New rules which will require universal credit claimants to broaden their job searches much more quickly have been introduced.
According to new rules drawn up by the Department for Work and Pensions (DWP), thousands of claimants will have less time to find a role in their preferred sector before having to widen the scope of their search, Birmingham Live reports.
The Way to Work initiative came into effect on January 27 as part of a new UK government target to move half a million people into jobs by the end of June.
Under the rules, people who previously had three months to find employment in their preferred sector will have just four weeks before then having to look at other types of jobs.
This has meant officials have also revised their guidance on assessments for those who say they’re too ill to get a job. In some cases, medical checks will be carried out as soon as they make a claim for the benefit.
The issue affects those who say they have a physical or mental health condition or disability when they put in a claim for universal credit.
In updated guidance released on January 27, the DWP said: “When you make a claim for universal credit you will be asked if you have either a health condition or a disability which prevents or limits your ability to work. If you answer yes, you may be asked to attend a work capability assessment (WCA).
“In most circumstances, if you remain unable to work due to your health conditions for four weeks, you will be referred for a WCA on the 29th day of your claim.”
But you can now be assessed as soon as you apply for the benefit, the DWP said.
It explained: “You may be referred for a WCA on the first day of your claim when one of the following applies:
you are terminally ill
you are pregnant and there is a serious risk of damage to your health, or to the health of your unborn child if you do not refrain from work or work-related activity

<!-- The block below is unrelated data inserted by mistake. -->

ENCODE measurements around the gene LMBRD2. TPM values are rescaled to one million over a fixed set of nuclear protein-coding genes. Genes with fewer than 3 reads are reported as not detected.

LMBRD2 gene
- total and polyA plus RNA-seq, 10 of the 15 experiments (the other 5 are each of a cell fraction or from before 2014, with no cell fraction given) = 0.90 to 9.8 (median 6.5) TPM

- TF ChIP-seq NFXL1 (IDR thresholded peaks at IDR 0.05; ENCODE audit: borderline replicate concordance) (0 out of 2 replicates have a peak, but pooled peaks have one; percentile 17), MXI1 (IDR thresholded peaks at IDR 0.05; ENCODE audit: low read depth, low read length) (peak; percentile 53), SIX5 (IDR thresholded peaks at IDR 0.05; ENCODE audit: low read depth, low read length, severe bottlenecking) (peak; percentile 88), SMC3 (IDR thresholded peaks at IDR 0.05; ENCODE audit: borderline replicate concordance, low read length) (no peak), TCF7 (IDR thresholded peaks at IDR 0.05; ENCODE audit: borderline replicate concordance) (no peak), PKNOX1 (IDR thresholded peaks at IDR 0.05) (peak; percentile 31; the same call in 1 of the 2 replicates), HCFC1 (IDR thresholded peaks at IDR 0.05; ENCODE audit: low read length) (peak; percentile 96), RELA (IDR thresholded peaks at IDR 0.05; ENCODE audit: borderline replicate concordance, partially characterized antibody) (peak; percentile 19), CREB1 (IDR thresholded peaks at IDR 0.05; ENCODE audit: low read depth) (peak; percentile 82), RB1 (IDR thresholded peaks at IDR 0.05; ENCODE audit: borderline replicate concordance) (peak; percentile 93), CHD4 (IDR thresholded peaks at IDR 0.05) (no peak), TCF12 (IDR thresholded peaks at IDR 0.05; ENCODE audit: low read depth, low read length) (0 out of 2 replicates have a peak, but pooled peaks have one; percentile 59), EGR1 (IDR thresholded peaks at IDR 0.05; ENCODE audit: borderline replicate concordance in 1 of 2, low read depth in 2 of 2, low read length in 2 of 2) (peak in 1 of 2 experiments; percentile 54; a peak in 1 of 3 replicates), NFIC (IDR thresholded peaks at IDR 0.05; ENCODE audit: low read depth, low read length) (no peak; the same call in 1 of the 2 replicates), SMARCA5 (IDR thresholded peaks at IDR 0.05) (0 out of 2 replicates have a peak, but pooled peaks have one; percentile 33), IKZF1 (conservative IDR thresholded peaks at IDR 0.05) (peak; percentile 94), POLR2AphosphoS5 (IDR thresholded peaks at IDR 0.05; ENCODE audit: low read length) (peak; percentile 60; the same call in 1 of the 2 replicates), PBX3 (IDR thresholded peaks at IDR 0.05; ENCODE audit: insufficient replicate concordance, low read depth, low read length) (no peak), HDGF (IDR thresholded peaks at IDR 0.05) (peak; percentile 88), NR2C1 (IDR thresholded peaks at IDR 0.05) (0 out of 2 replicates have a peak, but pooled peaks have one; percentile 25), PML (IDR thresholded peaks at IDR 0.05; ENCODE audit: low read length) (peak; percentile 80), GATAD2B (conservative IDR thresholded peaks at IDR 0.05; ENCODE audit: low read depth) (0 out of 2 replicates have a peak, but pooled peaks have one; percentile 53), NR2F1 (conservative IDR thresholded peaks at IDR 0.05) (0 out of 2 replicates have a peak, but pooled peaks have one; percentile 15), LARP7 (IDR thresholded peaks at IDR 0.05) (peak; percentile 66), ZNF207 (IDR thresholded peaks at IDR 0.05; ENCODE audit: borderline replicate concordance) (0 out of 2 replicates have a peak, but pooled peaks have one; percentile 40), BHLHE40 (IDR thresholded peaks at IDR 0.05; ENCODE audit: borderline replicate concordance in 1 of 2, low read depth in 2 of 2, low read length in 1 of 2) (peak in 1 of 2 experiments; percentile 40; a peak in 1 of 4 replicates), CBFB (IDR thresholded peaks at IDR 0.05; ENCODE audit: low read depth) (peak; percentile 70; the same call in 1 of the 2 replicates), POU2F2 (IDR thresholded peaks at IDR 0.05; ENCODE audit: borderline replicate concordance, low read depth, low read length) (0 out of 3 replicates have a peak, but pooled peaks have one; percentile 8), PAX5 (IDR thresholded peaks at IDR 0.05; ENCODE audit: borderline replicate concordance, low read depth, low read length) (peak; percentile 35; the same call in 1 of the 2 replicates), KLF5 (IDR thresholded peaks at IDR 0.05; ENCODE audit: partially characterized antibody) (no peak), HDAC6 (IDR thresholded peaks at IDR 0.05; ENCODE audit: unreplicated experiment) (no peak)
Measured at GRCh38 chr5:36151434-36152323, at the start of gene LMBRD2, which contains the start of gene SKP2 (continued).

you are receiving or are about to receive treatment for cancer by way of chemotherapy or radiotherapy – or you are recovering from such treatment
you are in hospital or similar institution for 24 hours or longer
you are prevented from working by law
you are receiving treatment such as dialysis, plasmapheresis or total parenteral nutrition for gross impairment of enteric function or are recovering after receiving one of these types of treatment
This suggests that claimants in these particular circumstances would not then be pressured to find a job before the DWP’s new four-week Way to Work deadline.
The DWP said an assessment of a person’s health can be held in person, by video call, or on the phone. Claimants may ask for their appointment to be recorded.
While a decision is being made on a person’s ability to work, they get the standard allowance of universal credit, if making a new claim. If the assessment was triggered by a change of circumstances, a claimant will receive the same amount as before in the interim period until a decision is announced.
Based on the outcome of the assessment, an individual is deemed to be either:
- fit for work
- limited capability for work – this means you cannot work now, but can prepare to go back to work in the future, for example by writing a CV
- limited capability for work and work-related activity – you cannot work now and you’re not expected to prepare for work in the future
If you’re found to be fit for work, you then have to look for a job that suits your health condition. If you have limited capability for work, your work coach will discuss your situation and set out a series of steps to help you start preparing for work.
If your condition or disability is serious enough that you are deemed to have limited capability for work and work-related activity, you will get an extra £343.63 in universal credit payments.
You can find out more about the latest universal credit health and disability guidance here.
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